APPENDICES TO THE MINUTES OF EVIDENCE
Memorandum by the Cabinet Office
What efforts has your Department made so far to
implement the Act, and, in particular, to build a "human
1. The impact of the Human Rights Act has
been less substantial for the Cabinet Office than for those Departments
whose core business involve the profession of services direct
to the public. Nevertheless, we have been committed to promoting
a human rights culture. The Office embarked at an early stage
on a review of our policy areas and working practices.
2. We have made sure that information about
Human Rights Act guidance and training facilities are available
to staff members. Individuals have benefited from a variety of
opportunities: internal training sessions and presentations have
been held, and individuals have had access to the Civil Service
College's Human Rights Act training course. We have used the Cabinet
Office intranet site to disseminate guidance about the Act, publishing
the Home Office's core Guidance, and providing links to the fuller
range of material provided on the Home Office site.
3. We have also followed Home Office requirements
in briefing Agencies and other sponsored organisations about the
Act's implications for their work.
How has the Act affected your Department's approach
to human rights issues and what have been the consequences both
for policy-formulation and for the delivery of services?
4. The Human Rights Act has of course necessitated
a systematic approach to human rights issues, which now feature
in the services we provide to Government in a number of waysfor
(i) the Civil Service College has played
an important part in providing training across Government and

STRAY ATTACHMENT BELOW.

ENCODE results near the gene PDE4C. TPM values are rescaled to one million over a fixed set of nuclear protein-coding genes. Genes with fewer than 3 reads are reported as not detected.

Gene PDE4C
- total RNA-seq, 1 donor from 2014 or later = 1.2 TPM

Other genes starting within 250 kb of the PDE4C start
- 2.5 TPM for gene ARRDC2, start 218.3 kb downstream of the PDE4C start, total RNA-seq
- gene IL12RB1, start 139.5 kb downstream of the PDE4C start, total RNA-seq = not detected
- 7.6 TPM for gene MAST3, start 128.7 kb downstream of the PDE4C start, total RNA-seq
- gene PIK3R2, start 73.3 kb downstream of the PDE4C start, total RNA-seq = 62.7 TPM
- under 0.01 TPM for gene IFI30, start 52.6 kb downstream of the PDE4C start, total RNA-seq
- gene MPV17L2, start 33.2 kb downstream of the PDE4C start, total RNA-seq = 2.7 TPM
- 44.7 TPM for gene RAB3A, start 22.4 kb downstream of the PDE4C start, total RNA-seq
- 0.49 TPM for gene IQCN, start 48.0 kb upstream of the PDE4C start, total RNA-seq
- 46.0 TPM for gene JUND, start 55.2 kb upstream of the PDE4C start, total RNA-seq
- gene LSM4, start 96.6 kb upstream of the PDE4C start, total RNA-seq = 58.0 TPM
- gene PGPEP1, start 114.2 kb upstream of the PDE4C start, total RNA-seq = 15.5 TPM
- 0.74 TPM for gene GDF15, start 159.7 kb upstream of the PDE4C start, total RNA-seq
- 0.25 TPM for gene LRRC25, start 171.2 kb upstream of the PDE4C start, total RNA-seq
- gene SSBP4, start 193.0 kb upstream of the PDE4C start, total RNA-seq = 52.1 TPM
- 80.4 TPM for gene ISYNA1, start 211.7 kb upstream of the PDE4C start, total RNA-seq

the public sector with dedicated Human Rights Act courses;
(ii) Economic and Domestic Secretariat checks
that Bill teams have taken on board the need to be clear about
the implications of the Human Rights Act when preparing their
(iii) Constitution Secretariat now co-ordinate
the central monitoring of the impact of the Human Rights Act post-implementation,
and will produce regular reports for Ministers.
What have been the implications of any court judgements
on human rights matters since the Act came into force on 2 October?
5. There have been no court judgments with
any direct impact on the Cabinet Office's policy areas.
What impact has the Act had on everyday life in
your fields of responsibility?
6. Given our particular role in providing
services to the rest of the Government, human rights issues do
not arise on a daily basis for the majority of our staff.
Nevertheless, now that commencement has happened, monitoring legal
developments is of course a serious concern for the Cabinet Office.
Have you addressed the duty under section 19 of
the Act to make statements of compatibility or non-compatibility
with the Convention in relation to Government bills? What problems
has this process created?
7. The Cabinet Office has had a relatively
light legislative schedule, but we have addressed that duty seriously
with the Regulatory Reform Bill (about which you wrote to Lord
Falconer on 14 February requesting specific information). The
process has not led to any significant problems.